22 Jul

Our Plugin Security Checker Caught an Authenticated Open Redirect Vulnerability in Breeze

Our Plugin Security Checker allows anyone to check for the possibility of some instances of security vulnerabilities in WordPress plugins. While the tool is something we would describe as being far from advanced in what it can do, with the current state of security with WordPress plugins it has been able to spot vulnerabilities even in fairly popular plugins. That is the case with the plugin Breeze, which has 70,000+ installs, where it flagged the possibility of an open redirect vulnerability, which a quick check confirmed was an authenticated variant of that, which makes it of limited concern, though it is something that could have been easily avoided.

The tool identified the following two lines of code as possibly leading to an open redirect:

That is due to user input being used to specify a URL to redirect to through the wp_redirect() function. It looks like the redirect is only intended to be to a page on the website, so an open redirect could be avoided by using the wp_safe_redirect() function instead, which restricts where the redirect can occur to.

In looking at the code that runs before each of those lines of code, the first instance couldn’t be exploited due to it running after a valid nonce was checked for.

The second will run if the function it is located in, afterLoadConfigPage(), runs. That function runs when the plugin’s setting page is loaded:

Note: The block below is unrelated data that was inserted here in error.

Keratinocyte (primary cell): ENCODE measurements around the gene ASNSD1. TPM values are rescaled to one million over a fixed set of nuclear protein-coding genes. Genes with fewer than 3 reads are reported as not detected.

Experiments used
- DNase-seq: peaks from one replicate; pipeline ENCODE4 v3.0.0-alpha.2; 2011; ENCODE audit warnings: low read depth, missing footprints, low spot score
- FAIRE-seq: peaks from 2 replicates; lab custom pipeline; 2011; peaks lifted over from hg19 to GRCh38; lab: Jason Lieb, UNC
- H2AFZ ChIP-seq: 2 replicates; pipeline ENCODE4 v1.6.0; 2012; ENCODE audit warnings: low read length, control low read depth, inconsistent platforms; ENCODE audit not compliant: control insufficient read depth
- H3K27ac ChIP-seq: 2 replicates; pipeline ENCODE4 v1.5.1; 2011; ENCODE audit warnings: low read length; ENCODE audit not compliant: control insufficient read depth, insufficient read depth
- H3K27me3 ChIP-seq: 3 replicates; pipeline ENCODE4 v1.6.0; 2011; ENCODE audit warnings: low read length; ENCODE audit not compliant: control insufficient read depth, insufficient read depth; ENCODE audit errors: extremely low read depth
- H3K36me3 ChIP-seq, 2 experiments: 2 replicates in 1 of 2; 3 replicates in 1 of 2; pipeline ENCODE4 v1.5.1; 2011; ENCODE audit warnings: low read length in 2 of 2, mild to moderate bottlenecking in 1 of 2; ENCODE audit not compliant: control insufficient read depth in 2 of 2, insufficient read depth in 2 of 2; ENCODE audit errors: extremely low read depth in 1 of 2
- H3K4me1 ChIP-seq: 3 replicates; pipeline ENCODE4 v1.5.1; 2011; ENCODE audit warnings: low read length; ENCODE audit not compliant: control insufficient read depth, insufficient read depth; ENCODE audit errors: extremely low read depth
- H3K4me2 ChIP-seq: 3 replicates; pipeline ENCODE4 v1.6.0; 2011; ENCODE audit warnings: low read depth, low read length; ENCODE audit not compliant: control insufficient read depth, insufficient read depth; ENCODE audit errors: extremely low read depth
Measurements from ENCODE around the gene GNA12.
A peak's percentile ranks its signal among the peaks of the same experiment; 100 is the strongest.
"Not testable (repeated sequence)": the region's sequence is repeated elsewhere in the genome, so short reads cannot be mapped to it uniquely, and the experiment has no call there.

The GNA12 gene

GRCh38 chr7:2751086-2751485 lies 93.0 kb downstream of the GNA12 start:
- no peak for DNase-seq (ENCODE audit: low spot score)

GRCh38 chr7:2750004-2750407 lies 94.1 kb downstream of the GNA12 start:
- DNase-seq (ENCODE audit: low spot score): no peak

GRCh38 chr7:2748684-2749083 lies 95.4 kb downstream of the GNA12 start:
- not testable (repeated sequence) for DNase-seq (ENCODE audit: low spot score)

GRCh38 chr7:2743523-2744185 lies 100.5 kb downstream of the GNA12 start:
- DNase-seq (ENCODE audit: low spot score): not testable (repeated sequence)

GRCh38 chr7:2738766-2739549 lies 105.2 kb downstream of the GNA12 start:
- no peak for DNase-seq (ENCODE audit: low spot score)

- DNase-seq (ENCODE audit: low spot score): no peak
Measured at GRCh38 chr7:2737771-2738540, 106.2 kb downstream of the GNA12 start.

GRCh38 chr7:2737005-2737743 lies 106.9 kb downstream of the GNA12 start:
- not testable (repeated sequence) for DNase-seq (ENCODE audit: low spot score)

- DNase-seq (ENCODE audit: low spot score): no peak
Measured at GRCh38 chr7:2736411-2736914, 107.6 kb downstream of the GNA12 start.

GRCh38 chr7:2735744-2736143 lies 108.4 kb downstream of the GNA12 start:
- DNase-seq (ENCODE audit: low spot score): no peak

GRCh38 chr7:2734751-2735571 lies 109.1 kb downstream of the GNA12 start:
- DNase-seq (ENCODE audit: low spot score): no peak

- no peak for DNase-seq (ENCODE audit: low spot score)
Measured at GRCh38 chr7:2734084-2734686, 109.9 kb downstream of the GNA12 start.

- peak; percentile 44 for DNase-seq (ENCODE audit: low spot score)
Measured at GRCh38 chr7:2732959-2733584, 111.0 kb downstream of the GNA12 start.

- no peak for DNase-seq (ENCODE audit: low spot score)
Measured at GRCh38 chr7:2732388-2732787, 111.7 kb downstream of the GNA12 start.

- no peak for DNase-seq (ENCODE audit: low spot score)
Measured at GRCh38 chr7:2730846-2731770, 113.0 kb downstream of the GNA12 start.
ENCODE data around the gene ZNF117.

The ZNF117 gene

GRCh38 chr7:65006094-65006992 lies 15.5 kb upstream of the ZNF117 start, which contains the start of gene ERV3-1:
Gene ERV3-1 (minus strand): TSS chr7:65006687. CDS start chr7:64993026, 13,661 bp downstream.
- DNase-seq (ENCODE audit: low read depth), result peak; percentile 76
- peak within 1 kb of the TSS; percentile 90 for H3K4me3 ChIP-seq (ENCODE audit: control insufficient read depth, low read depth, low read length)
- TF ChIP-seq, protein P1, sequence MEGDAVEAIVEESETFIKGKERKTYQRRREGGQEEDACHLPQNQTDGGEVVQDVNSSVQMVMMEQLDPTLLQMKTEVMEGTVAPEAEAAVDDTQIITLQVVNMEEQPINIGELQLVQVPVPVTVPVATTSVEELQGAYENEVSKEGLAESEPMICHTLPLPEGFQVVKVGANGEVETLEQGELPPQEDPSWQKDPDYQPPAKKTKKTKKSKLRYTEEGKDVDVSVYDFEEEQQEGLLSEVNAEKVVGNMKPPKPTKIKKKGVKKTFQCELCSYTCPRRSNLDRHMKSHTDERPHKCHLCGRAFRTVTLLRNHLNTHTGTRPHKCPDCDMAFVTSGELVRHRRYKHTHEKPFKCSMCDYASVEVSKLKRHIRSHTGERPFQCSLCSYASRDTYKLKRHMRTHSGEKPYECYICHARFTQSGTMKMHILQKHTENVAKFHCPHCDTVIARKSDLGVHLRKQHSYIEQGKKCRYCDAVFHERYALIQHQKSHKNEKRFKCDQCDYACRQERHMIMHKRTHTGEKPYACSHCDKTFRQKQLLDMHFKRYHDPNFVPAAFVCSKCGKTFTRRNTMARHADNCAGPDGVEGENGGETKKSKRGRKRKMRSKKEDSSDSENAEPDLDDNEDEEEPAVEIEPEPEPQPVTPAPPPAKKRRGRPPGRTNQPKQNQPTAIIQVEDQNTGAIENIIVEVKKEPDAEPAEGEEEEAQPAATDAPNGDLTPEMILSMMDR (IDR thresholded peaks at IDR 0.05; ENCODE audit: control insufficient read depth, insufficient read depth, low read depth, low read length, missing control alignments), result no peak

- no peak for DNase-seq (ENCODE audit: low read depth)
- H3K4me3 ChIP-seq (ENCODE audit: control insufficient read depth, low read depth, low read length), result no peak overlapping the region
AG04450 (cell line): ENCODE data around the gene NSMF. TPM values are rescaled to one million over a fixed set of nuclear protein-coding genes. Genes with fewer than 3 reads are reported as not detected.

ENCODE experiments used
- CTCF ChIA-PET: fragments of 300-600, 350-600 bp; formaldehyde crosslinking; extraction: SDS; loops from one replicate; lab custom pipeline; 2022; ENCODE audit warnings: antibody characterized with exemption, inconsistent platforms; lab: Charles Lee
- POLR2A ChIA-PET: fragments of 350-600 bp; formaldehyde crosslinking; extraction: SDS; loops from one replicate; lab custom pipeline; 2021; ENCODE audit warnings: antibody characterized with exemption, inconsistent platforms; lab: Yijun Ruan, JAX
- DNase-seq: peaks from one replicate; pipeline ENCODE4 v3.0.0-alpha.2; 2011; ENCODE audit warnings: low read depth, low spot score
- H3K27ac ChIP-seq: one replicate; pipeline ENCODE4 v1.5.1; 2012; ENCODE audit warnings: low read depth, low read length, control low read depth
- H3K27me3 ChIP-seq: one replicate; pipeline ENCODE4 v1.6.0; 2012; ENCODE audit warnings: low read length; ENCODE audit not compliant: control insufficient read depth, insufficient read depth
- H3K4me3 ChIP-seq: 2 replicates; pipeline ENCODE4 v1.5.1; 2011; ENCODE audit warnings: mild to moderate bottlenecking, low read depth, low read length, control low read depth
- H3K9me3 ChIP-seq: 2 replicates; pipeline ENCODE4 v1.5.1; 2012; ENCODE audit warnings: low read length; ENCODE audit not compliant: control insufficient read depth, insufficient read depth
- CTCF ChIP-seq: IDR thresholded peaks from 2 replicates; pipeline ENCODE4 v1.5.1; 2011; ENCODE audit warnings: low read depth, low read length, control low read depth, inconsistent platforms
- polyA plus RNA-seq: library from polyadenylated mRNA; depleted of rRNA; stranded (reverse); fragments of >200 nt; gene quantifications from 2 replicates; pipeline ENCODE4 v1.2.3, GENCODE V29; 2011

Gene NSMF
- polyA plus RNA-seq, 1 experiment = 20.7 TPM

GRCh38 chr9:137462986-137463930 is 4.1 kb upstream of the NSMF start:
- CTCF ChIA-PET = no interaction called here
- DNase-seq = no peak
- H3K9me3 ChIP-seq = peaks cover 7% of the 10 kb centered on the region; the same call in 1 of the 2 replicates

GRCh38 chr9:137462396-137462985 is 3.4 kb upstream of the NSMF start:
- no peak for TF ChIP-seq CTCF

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add_action( 'load-settings_page_breeze', array($this,'afterLoadConfigPage') );

Access to that page is restricted to those with the “manage_options” capability:

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add_submenu_page( 'options-general.php',  __('Breeze', 'breeze'),   __('Breeze', 'breeze'),  'manage_options',  'breeze', array($this, 'breeze_load_page')  );

So normally the open redirect can only be exploited against Administrators.

Full Disclosure

Due to the moderators of the WordPress Support Forum’s continued inappropriate behavior we are full disclosing vulnerabilities in protest until WordPress gets that situation cleaned up, so we are releasing this post and then leaving a message about that for the developer through the WordPress Support Forum. You can notify the developer of this issue on the forum as well. Hopefully the moderators will finally see the light and clean up their act soon, so these full disclosures will no longer be needed (we hope they end soon). You would think they would have already done that, but considering that they believe that having plugins, which have millions installs, remain in the Plugin Directory despite them knowing they are vulnerable is “appropriate action”, something is very amiss with them (which is even more reason the moderation needs to be cleaned up).

Update: To clear up the confusion where developers claim we hadn’t tried to notify them through the Support Forum (while at the same time moderators are complaining about us doing just that), here is the message we left for this vulnerability:

Is It Fixed?

If you are reading this post down the road the best way to find out if this vulnerability or other WordPress plugin vulnerabilities in plugins you use have been fixed is to sign up for our service, since what we uniquely do when it comes to that type of data is to test to see if vulnerabilities have really been fixed. Relying on the developer’s information, can lead you astray, as we often find that they believe they have fixed vulnerabilities, but have failed to do that.

Proof of Concept

The following proof of concept will redirect you to our homepage, when logged in to WordPress.

Make sure to replace “[path to WordPress]” with the location of WordPress.

http://[path to WordPress]/wp-admin/options-general.php?page=breeze&_wp_http_referer=https://www.pluginvulnerabilities.com/?

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